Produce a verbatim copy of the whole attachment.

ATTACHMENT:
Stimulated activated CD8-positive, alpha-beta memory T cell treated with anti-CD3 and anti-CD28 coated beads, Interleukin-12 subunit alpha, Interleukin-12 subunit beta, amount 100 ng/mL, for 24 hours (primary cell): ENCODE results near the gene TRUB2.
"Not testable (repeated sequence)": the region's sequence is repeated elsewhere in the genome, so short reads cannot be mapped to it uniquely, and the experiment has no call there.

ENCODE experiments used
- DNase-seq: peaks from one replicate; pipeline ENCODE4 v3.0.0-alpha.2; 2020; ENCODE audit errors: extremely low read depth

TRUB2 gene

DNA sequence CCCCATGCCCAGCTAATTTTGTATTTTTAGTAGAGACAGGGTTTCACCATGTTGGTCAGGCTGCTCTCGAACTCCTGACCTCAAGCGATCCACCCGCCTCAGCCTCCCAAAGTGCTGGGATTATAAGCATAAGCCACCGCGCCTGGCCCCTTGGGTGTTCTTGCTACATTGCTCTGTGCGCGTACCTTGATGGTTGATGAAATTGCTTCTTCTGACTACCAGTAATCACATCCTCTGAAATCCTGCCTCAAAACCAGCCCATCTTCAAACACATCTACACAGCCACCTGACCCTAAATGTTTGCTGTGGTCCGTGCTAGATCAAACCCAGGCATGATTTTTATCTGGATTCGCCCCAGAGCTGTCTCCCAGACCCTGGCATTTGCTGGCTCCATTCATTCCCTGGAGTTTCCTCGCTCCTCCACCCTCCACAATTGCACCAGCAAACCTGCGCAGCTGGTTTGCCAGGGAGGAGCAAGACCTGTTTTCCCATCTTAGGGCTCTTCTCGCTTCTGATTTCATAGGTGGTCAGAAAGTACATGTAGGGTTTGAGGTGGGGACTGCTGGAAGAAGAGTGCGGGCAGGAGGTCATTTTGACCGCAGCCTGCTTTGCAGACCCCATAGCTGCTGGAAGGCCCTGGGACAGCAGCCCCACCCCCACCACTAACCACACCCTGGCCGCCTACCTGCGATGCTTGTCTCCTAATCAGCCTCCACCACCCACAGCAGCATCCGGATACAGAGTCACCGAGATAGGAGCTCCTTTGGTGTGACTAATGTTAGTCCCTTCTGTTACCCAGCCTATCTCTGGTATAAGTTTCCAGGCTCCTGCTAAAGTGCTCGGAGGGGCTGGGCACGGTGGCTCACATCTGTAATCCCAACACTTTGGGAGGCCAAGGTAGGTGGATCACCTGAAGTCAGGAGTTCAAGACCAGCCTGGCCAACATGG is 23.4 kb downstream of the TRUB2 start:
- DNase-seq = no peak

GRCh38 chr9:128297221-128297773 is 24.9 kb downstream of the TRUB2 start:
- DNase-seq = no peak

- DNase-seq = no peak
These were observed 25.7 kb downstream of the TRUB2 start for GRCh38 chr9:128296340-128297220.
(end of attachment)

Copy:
Stimulated activated CD8-positive, alpha-beta memory T cell treated with anti-CD3 and anti-CD28 coated beads, Interleukin-12 subunit alpha, Interleukin-12 subunit beta, amount 100 ng/mL, for 24 hours (primary cell): ENCODE results near the gene TRUB2.
"Not testable (repeated sequence)": the region's sequence is repeated elsewhere in the genome, so short reads cannot be mapped to it uniquely, and the experiment has no call there.

ENCODE experiments used
- DNase-seq: peaks from one replicate; pipeline ENCODE4 v3.0.0-alpha.2; 2020; ENCODE audit errors: extremely low read depth

TRUB2 gene

DNA sequence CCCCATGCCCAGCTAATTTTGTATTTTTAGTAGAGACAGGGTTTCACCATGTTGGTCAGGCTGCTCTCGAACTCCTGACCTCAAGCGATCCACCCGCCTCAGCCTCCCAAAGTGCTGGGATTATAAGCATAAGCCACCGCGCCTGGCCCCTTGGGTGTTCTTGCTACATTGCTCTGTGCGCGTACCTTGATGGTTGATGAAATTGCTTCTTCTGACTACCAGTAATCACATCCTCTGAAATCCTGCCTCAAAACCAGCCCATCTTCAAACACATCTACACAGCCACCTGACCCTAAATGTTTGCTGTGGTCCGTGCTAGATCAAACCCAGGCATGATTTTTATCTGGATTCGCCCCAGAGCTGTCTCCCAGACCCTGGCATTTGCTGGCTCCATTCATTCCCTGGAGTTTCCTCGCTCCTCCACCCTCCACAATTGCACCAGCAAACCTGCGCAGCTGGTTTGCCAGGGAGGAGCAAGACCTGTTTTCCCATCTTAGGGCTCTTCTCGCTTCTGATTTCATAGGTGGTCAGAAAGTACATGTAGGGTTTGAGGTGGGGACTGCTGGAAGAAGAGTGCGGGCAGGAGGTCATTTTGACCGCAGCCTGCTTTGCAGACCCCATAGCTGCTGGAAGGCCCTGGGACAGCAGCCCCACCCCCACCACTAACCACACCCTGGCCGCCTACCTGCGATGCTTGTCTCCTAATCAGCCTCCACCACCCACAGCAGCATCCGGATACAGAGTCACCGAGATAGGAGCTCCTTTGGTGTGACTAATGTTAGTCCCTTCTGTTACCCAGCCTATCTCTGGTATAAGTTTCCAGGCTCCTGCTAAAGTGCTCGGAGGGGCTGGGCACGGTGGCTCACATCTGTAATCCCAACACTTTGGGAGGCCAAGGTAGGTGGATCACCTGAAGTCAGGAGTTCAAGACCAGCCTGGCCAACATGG is 23.4 kb downstream of the TRUB2 start:
- DNase-seq = no peak

GRCh38 chr9:128297221-128297773 is 24.9 kb downstream of the TRUB2 start:
- DNase-seq = no peak

- DNase-seq = no peak
These were observed 25.7 kb downstream of the TRUB2 start for GRCh38 chr9:128296340-128297220.